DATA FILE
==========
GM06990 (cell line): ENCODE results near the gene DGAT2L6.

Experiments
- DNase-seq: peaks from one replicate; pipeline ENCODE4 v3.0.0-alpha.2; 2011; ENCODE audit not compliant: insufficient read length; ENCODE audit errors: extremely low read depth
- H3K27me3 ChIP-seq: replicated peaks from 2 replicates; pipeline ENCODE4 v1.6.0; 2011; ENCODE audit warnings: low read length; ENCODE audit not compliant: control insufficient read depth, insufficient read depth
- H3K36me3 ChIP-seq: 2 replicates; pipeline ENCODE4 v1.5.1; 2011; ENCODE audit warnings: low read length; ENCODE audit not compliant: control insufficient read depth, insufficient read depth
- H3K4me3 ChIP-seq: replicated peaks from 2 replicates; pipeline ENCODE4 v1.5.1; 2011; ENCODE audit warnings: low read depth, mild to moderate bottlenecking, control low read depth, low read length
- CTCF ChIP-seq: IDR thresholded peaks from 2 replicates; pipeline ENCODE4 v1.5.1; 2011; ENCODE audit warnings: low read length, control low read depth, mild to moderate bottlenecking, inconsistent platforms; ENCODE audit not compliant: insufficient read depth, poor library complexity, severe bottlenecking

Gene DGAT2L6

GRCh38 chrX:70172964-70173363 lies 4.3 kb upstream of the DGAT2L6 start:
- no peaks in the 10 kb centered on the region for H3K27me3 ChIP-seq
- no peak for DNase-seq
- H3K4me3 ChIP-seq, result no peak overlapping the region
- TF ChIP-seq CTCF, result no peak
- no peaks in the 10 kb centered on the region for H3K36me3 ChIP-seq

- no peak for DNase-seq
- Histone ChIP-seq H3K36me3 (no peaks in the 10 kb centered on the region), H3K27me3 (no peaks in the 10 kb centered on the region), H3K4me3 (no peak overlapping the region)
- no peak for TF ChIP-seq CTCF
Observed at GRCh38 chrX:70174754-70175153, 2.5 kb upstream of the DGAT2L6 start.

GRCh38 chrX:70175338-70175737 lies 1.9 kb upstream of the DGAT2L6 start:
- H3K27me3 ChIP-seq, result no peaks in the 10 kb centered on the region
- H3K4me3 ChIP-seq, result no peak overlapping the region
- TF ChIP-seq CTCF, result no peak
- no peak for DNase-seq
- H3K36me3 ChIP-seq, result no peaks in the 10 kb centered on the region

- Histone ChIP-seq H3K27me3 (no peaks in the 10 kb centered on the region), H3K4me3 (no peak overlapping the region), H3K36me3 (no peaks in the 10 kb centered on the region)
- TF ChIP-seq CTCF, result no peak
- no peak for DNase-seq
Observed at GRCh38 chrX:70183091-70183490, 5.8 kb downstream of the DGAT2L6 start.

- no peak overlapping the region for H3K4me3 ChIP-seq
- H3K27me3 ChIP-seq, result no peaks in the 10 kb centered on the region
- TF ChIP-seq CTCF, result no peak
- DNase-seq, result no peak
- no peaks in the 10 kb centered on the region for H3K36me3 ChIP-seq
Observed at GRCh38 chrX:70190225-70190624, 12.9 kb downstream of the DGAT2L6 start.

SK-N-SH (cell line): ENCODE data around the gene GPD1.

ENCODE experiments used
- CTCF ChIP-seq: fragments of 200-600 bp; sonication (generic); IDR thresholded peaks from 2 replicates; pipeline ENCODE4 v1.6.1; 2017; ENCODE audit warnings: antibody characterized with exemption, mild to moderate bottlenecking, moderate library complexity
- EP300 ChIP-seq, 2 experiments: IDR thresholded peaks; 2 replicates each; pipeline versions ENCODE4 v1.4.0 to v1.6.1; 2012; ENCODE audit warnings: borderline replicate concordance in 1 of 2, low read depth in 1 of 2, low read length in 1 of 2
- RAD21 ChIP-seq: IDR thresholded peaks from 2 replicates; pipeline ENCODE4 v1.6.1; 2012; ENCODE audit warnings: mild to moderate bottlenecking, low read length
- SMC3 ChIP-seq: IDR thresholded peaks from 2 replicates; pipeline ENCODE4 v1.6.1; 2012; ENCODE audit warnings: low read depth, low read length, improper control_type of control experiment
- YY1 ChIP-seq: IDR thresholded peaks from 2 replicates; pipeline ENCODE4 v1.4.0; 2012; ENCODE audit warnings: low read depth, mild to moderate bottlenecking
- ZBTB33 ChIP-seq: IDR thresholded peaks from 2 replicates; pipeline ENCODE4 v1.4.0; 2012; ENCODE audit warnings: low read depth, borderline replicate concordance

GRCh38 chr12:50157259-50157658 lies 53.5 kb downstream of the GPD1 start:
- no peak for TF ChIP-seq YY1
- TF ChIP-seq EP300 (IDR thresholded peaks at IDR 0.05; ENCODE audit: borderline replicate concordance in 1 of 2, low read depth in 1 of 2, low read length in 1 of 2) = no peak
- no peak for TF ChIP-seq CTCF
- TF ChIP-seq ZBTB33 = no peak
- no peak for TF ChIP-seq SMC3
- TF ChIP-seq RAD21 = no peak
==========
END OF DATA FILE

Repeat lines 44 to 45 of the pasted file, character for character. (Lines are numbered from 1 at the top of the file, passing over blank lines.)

- no peak for TF ChIP-seq YY1
- TF ChIP-seq EP300 (IDR thresholded peaks at IDR 0.05; ENCODE audit: borderline replicate concordance in 1 of 2, low read depth in 1 of 2, low read length in 1 of 2) = no peak